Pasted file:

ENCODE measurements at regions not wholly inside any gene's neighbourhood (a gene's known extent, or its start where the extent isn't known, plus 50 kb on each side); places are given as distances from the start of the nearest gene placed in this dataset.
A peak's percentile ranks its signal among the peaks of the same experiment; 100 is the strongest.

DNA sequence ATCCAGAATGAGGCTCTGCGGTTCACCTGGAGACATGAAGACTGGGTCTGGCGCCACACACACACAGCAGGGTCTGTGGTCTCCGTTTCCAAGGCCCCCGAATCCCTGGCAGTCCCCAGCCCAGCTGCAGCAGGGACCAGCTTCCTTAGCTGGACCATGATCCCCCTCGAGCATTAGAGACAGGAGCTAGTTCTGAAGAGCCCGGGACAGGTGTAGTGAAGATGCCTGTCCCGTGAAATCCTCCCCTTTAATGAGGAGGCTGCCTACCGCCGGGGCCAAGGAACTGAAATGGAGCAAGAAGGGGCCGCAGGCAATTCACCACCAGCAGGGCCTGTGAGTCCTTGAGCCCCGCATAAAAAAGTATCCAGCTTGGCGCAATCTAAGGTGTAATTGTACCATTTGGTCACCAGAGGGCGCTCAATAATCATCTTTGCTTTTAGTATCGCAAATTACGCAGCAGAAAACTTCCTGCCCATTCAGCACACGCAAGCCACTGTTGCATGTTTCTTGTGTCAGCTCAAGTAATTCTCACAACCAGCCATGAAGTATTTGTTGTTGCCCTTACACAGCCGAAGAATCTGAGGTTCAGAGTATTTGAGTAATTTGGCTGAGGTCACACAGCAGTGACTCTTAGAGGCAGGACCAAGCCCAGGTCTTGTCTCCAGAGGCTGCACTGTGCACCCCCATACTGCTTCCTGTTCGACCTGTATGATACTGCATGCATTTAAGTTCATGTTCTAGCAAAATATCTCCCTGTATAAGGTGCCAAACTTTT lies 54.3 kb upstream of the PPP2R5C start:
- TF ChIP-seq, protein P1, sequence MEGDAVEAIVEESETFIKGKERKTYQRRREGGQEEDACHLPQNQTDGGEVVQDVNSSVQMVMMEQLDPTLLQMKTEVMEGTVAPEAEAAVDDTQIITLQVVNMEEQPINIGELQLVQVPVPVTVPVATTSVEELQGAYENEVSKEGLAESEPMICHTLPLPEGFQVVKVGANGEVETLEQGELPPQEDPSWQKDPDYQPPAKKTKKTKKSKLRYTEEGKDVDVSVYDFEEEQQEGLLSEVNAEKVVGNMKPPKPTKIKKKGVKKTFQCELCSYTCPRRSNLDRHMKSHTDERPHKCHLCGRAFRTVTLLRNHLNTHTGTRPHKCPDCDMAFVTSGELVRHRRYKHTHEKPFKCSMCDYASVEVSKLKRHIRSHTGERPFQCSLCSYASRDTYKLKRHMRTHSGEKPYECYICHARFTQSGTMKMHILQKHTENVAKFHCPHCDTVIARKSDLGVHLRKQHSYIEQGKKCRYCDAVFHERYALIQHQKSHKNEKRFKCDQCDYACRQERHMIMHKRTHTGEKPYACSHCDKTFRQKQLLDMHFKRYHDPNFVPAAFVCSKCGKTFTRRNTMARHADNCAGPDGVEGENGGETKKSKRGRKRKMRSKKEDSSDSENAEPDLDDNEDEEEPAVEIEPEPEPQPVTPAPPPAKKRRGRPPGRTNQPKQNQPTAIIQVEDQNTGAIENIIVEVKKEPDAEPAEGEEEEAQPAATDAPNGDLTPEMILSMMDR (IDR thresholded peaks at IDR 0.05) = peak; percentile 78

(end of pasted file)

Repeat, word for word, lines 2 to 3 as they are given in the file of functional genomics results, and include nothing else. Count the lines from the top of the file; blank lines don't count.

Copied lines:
A peak's percentile ranks its signal among the peaks of the same experiment; 100 is the strongest.

DNA sequence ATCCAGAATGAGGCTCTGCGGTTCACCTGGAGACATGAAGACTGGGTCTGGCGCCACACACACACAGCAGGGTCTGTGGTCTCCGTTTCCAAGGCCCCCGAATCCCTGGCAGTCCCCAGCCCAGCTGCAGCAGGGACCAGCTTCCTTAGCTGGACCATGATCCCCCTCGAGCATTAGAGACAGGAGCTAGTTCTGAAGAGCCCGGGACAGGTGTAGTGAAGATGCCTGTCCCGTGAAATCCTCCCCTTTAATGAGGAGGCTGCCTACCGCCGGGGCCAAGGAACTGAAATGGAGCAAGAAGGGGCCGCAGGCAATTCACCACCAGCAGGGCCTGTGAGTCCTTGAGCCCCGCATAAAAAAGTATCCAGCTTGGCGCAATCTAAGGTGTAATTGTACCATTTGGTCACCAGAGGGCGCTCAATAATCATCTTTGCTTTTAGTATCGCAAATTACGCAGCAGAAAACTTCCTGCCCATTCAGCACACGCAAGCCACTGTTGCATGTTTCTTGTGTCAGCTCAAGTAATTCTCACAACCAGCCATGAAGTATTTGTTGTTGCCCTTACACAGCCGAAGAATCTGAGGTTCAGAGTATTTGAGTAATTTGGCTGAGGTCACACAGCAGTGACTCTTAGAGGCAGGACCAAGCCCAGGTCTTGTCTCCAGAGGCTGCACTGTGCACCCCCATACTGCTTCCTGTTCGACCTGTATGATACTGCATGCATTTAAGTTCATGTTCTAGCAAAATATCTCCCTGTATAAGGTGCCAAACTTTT lies 54.3 kb upstream of the PPP2R5C start: